This paper examines the effect of information processing styles (indexed by the Rational-Experiential Inventory of Pacini & Epstein, 1999) on adherence to bias judgments, and particularly to reverse biases; i.e., when two choice questions that comprise identical normative components are set in different situations and yield seemingly opposite behavioral biases. We found consistent evidence for a negative correlation between rational score and adherence to reverse biases, as well as overall biases, for all three pairs of reverse biases tested. Further, this effect of rational thinking was more pronounced for high experiential individuals, in that high-rational and high-experiential participants committed fewer biases than all other participants. These results lend weight to our claim that low-rational individuals, who are more sensitive to the context, are more prone to utilize some attribute of the provided information when it is uncalled for, but at the same time tend to ignore it or give it too little weight when it is a crucial factor in a normative decision process.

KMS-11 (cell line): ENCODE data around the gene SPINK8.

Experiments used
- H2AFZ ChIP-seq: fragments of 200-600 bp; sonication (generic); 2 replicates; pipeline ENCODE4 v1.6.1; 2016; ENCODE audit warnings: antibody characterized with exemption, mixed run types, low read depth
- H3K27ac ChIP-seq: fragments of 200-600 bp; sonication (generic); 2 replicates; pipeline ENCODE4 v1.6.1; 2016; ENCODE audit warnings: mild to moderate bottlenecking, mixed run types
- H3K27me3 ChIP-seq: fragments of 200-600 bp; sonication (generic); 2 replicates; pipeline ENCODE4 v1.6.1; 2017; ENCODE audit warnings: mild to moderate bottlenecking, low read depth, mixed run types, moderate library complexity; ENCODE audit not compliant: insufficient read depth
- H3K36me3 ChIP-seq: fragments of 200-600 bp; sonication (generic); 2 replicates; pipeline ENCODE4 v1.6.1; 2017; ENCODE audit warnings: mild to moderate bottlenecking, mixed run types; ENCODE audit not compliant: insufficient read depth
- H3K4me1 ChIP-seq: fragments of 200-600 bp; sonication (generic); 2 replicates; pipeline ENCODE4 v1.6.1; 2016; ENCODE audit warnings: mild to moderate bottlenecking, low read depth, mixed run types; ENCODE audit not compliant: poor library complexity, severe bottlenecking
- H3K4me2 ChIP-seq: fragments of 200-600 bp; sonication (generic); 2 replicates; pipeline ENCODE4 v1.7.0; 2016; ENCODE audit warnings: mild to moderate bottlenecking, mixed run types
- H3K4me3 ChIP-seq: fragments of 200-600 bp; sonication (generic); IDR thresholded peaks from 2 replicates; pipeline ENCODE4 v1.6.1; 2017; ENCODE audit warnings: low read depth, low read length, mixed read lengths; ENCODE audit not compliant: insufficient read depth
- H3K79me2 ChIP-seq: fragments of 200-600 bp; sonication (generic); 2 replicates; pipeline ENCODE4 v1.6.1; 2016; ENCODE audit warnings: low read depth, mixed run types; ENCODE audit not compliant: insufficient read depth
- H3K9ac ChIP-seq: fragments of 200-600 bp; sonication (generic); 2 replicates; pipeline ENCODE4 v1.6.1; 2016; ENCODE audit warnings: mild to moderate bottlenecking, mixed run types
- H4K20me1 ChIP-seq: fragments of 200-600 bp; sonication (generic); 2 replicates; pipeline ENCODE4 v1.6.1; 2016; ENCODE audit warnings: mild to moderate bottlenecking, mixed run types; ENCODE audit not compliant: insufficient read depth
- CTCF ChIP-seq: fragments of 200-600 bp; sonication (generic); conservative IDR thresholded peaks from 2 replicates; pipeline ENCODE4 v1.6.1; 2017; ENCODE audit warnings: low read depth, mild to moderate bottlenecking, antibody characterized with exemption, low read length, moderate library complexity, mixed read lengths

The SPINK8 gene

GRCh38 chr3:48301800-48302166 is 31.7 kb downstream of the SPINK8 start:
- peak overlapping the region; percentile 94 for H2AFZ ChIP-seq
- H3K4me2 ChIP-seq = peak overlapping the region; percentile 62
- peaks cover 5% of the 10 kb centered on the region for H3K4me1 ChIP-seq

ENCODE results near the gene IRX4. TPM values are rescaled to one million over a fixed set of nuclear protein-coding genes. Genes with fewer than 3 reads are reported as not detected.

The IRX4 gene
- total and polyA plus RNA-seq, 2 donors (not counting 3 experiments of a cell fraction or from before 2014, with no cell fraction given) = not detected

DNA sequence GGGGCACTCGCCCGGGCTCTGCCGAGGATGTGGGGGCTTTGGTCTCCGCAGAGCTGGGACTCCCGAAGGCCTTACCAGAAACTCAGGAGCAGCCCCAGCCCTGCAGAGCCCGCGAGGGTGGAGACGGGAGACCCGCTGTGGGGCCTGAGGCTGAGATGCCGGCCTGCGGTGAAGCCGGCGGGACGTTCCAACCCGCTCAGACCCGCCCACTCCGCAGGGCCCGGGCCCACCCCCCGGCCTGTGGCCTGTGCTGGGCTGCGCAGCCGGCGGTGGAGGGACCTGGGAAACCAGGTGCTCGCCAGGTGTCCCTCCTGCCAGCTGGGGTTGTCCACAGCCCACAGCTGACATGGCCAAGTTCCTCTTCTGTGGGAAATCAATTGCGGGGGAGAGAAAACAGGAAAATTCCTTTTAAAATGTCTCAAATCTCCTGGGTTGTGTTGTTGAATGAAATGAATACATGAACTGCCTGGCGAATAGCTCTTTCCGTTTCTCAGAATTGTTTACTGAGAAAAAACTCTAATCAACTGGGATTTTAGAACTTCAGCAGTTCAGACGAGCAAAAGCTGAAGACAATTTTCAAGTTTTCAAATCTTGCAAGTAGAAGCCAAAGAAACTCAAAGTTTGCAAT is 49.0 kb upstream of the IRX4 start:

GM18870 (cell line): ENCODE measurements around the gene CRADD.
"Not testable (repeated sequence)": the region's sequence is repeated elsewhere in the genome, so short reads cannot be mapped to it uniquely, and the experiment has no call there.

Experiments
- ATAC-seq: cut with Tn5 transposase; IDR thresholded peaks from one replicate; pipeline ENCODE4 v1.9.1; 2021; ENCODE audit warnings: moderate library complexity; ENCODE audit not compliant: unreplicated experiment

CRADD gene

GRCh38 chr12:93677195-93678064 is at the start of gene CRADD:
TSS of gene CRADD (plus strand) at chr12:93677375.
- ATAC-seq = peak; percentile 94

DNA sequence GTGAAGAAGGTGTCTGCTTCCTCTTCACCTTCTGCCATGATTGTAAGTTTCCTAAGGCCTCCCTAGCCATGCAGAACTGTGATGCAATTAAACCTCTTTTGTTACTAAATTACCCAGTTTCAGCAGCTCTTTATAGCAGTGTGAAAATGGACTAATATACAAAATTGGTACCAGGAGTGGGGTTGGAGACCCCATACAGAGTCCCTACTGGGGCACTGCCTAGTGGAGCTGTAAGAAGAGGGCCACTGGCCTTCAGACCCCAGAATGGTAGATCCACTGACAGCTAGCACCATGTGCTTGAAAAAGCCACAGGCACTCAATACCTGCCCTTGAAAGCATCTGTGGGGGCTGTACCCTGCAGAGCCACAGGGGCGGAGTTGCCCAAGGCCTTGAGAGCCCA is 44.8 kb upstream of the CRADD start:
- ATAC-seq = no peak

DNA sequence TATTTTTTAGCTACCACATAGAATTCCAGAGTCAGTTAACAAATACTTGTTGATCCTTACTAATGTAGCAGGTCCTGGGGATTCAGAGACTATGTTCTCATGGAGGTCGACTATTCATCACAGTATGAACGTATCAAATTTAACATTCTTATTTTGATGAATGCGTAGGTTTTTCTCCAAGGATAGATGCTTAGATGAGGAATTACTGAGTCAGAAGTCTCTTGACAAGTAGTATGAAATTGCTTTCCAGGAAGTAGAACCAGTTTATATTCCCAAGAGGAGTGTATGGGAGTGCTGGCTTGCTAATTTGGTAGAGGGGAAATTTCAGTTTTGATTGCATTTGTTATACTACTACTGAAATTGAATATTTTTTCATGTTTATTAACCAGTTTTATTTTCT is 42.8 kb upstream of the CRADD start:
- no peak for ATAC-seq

|Number of pages||12|
|Journal||Judgment and Decision Making|
|State||Published - Jun 2011|
- Cognitive bias
- Individual differences
- Rational-Experiential Inventory